"Typically with [construction of] a state highway you have to have a certain number of public meetings and notices and things of that nature," Precinct 3 Commissioner Will Conley said. "We're going well above and beyond that, bringing in the community to try to come up with a plan that is generated from the bottom up."
The county is in the early stages of two studies examining FM 150. The first seeks to potentially realign FM 150 at Arroyo Ranch Road away from downtown Kyle to I-35. The second project will use community input to determine how the western portion of the road—from Arroyo Ranch to RR 12 in Dripping Springs—should look. Potential changes to that portion of the road include additional vehicle and bicycle lanes, sidewalks, and aesthetic features.
FM 150 is a two-lane county road connecting RR 12 in Dripping Springs with I-35 in Kyle. The road winds through the undeveloped areas between Kyle and Dripping Springs, crosses Onion Creek, takes sharp turns and passes cultural landmarks.
FM 150 alignment
The county is considering four options for the portion of FM 150 east of Arroyo Ranch including widening the existing road; rerouting the road so it passes between Jack C. Hays High School and Barton Middle School on FM 2770; and two routes that would take the road south of downtown Kyle near the Blanco River to connect at Yarrington Road and I-35.
"The whole point of that study is to keep people traveling through Kyle safe, to keep their travel efficient and to give part of downtown Kyle back to Kyle," Project Engineer Joe Cantalupo said.
The road's current layout through downtown Kyle—one lane of traffic in either direction—often leads to congestion during peak traffic hours. The county's Option B, which would widen the road on its existing alignment through downtown, would almost certainly require the elimination or reduction of parking spaces along much of the street downtown, Cantalupo said.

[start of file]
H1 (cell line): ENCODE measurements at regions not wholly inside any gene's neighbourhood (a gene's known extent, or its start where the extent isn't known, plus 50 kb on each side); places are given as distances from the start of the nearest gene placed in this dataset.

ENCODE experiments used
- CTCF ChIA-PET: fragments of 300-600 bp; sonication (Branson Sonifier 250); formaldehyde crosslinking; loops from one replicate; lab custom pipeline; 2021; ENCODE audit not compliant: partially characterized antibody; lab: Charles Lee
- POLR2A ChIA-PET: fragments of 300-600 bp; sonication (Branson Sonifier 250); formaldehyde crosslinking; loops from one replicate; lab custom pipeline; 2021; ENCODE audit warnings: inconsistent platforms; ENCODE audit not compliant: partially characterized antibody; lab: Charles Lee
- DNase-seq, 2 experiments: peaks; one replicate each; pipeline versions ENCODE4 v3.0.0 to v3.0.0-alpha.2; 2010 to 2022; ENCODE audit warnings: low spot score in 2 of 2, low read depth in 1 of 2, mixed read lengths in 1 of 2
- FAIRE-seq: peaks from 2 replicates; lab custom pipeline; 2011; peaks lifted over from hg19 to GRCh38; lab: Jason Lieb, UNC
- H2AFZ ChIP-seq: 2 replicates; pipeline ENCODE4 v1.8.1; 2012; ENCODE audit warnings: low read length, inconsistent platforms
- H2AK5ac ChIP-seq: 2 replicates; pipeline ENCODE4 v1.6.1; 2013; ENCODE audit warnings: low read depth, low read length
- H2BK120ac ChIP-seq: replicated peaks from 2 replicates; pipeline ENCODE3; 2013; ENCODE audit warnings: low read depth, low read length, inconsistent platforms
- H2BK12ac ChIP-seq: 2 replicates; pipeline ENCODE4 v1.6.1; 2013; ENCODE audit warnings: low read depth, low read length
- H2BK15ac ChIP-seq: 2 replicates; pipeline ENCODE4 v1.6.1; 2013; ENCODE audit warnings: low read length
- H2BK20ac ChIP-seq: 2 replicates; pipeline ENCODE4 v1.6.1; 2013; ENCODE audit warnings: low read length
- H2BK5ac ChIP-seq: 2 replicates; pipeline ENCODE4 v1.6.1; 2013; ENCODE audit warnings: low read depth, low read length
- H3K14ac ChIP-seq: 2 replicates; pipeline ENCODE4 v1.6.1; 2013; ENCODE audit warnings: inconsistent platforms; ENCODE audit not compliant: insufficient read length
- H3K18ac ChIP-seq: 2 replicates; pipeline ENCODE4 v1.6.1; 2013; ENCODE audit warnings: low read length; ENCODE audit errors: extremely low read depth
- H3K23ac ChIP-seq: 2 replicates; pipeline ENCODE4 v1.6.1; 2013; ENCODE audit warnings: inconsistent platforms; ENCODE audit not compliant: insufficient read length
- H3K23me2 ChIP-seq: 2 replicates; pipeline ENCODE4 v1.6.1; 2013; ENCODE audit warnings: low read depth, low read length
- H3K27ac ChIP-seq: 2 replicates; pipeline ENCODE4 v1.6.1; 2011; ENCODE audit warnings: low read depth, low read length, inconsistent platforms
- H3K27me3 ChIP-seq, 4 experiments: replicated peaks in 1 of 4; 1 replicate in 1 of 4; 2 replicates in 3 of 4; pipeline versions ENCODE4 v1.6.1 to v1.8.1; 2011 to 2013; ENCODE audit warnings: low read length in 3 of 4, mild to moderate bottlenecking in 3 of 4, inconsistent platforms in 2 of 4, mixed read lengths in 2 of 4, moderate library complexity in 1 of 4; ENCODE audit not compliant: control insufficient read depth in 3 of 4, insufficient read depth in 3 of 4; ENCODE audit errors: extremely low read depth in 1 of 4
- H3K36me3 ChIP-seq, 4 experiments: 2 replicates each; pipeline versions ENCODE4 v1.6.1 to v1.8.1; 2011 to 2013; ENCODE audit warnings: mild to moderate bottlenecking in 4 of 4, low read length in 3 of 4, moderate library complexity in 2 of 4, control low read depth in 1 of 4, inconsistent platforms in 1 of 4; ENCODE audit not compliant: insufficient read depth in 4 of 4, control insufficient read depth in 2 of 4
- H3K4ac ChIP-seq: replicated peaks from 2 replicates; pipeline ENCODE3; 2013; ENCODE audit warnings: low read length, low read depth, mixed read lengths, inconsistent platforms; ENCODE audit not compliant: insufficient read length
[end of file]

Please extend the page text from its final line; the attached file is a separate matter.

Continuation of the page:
Kyle Mayor Todd Webster said he favors Option A, which would connect the road to Kohler's Crossing between the two schools. Webster said that route would affect the fewest property owners and would involve the least amount of new road construction.
The amount of traffic the connection would bring to Kohler's Crossing would help spur economic development, too, he said.
"That is going to be our big commercial sector if we can make it that way," Webster said. "[The FM 150 connection with Kohler's Crossing] would improve the value of the property and the economic development potential of everything along Kohler's if it was connected straight through."
Kyle's 2005 Transportation Master Plan called for the creation of a loop encircling the city. The western portion of the loop would follow a path similar to options C and D, which would connect FM 150 with I-35 at Yarrington Road.
Cantalupo and Webster said they do not believe Option A, the Kohler's Crossing connection, is mutually exclusive from options C and D.
"I think what we're beginning to conclude is [the connection from FM 150 to I-35] is not going to substitute that southern link [at Yarrington and I-35]," Cantalupo said. "It's an 'in addition to' rather than an 'either/or.'"